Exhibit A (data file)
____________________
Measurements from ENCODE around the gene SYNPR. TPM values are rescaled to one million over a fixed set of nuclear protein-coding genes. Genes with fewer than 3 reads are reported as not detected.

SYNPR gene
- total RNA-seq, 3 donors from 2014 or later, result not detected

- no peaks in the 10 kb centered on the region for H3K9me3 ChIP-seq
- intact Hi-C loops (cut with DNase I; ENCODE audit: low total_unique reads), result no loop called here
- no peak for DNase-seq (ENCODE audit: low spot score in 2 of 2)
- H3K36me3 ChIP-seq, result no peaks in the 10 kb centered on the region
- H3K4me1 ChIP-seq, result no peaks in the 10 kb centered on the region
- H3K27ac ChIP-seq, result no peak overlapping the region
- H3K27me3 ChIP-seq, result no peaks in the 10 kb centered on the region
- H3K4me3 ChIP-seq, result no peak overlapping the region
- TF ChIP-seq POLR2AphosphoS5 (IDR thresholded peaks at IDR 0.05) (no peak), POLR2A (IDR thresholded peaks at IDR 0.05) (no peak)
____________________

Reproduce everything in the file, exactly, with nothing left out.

Measurements from ENCODE around the gene SYNPR. TPM values are rescaled to one million over a fixed set of nuclear protein-coding genes. Genes with fewer than 3 reads are reported as not detected.

SYNPR gene
- total RNA-seq, 3 donors from 2014 or later, result not detected

- no peaks in the 10 kb centered on the region for H3K9me3 ChIP-seq
- intact Hi-C loops (cut with DNase I; ENCODE audit: low total_unique reads), result no loop called here
- no peak for DNase-seq (ENCODE audit: low spot score in 2 of 2)
- H3K36me3 ChIP-seq, result no peaks in the 10 kb centered on the region
- H3K4me1 ChIP-seq, result no peaks in the 10 kb centered on the region
- H3K27ac ChIP-seq, result no peak overlapping the region
- H3K27me3 ChIP-seq, result no peaks in the 10 kb centered on the region
- H3K4me3 ChIP-seq, result no peak overlapping the region
- TF ChIP-seq POLR2AphosphoS5 (IDR thresholded peaks at IDR 0.05) (no peak), POLR2A (IDR thresholded peaks at IDR 0.05) (no peak)